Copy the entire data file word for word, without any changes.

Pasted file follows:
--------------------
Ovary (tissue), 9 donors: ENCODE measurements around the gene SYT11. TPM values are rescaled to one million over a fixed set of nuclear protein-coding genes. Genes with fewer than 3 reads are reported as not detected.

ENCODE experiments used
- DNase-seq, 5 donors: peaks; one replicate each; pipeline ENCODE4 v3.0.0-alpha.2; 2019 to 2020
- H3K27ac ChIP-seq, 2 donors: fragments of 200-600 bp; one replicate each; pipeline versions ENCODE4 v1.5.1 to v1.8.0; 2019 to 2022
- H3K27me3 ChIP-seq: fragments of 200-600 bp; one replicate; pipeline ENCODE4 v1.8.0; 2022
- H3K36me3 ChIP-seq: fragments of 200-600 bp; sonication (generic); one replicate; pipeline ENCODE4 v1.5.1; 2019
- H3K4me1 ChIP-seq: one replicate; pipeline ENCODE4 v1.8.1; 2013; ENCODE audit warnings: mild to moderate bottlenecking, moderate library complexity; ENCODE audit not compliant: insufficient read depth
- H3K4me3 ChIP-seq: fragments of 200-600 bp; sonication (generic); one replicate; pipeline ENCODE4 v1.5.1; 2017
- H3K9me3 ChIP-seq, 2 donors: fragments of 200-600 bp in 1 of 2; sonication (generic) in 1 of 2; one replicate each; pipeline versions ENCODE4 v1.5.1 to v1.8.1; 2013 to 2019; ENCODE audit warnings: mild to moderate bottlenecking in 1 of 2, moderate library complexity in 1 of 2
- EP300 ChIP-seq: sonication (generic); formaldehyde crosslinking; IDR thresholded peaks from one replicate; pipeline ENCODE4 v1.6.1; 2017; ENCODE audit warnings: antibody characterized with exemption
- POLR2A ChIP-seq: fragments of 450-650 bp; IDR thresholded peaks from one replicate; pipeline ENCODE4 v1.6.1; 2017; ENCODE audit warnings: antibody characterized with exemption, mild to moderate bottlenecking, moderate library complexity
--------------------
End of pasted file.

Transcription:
Ovary (tissue), 9 donors: ENCODE measurements around the gene SYT11. TPM values are rescaled to one million over a fixed set of nuclear protein-coding genes. Genes with fewer than 3 reads are reported as not detected.

ENCODE experiments used
- DNase-seq, 5 donors: peaks; one replicate each; pipeline ENCODE4 v3.0.0-alpha.2; 2019 to 2020
- H3K27ac ChIP-seq, 2 donors: fragments of 200-600 bp; one replicate each; pipeline versions ENCODE4 v1.5.1 to v1.8.0; 2019 to 2022
- H3K27me3 ChIP-seq: fragments of 200-600 bp; one replicate; pipeline ENCODE4 v1.8.0; 2022
- H3K36me3 ChIP-seq: fragments of 200-600 bp; sonication (generic); one replicate; pipeline ENCODE4 v1.5.1; 2019
- H3K4me1 ChIP-seq: one replicate; pipeline ENCODE4 v1.8.1; 2013; ENCODE audit warnings: mild to moderate bottlenecking, moderate library complexity; ENCODE audit not compliant: insufficient read depth
- H3K4me3 ChIP-seq: fragments of 200-600 bp; sonication (generic); one replicate; pipeline ENCODE4 v1.5.1; 2017
- H3K9me3 ChIP-seq, 2 donors: fragments of 200-600 bp in 1 of 2; sonication (generic) in 1 of 2; one replicate each; pipeline versions ENCODE4 v1.5.1 to v1.8.1; 2013 to 2019; ENCODE audit warnings: mild to moderate bottlenecking in 1 of 2, moderate library complexity in 1 of 2
- EP300 ChIP-seq: sonication (generic); formaldehyde crosslinking; IDR thresholded peaks from one replicate; pipeline ENCODE4 v1.6.1; 2017; ENCODE audit warnings: antibody characterized with exemption
- POLR2A ChIP-seq: fragments of 450-650 bp; IDR thresholded peaks from one replicate; pipeline ENCODE4 v1.6.1; 2017; ENCODE audit warnings: antibody characterized with exemption, mild to moderate bottlenecking, moderate library complexity